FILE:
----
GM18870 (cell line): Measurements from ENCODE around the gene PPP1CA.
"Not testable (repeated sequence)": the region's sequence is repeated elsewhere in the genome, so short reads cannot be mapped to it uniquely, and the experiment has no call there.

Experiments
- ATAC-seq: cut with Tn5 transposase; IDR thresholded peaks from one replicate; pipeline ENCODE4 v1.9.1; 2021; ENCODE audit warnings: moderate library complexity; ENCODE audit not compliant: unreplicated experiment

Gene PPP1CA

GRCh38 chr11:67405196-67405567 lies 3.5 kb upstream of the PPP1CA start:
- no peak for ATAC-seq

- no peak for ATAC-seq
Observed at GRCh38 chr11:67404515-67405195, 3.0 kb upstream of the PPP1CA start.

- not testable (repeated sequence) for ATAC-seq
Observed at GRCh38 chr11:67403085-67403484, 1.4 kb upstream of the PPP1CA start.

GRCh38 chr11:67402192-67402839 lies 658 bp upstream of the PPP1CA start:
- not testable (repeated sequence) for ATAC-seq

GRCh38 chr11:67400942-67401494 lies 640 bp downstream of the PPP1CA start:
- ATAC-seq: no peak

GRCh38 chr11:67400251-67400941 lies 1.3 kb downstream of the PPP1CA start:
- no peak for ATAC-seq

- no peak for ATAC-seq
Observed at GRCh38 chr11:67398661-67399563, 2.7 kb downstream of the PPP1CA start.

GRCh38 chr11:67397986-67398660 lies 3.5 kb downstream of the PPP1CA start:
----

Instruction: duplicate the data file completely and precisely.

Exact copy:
GM18870 (cell line): Measurements from ENCODE around the gene PPP1CA.
"Not testable (repeated sequence)": the region's sequence is repeated elsewhere in the genome, so short reads cannot be mapped to it uniquely, and the experiment has no call there.

Experiments
- ATAC-seq: cut with Tn5 transposase; IDR thresholded peaks from one replicate; pipeline ENCODE4 v1.9.1; 2021; ENCODE audit warnings: moderate library complexity; ENCODE audit not compliant: unreplicated experiment

Gene PPP1CA

GRCh38 chr11:67405196-67405567 lies 3.5 kb upstream of the PPP1CA start:
- no peak for ATAC-seq

- no peak for ATAC-seq
Observed at GRCh38 chr11:67404515-67405195, 3.0 kb upstream of the PPP1CA start.

- not testable (repeated sequence) for ATAC-seq
Observed at GRCh38 chr11:67403085-67403484, 1.4 kb upstream of the PPP1CA start.

GRCh38 chr11:67402192-67402839 lies 658 bp upstream of the PPP1CA start:
- not testable (repeated sequence) for ATAC-seq

GRCh38 chr11:67400942-67401494 lies 640 bp downstream of the PPP1CA start:
- ATAC-seq: no peak

GRCh38 chr11:67400251-67400941 lies 1.3 kb downstream of the PPP1CA start:
- no peak for ATAC-seq

- no peak for ATAC-seq
Observed at GRCh38 chr11:67398661-67399563, 2.7 kb downstream of the PPP1CA start.

GRCh38 chr11:67397986-67398660 lies 3.5 kb downstream of the PPP1CA start: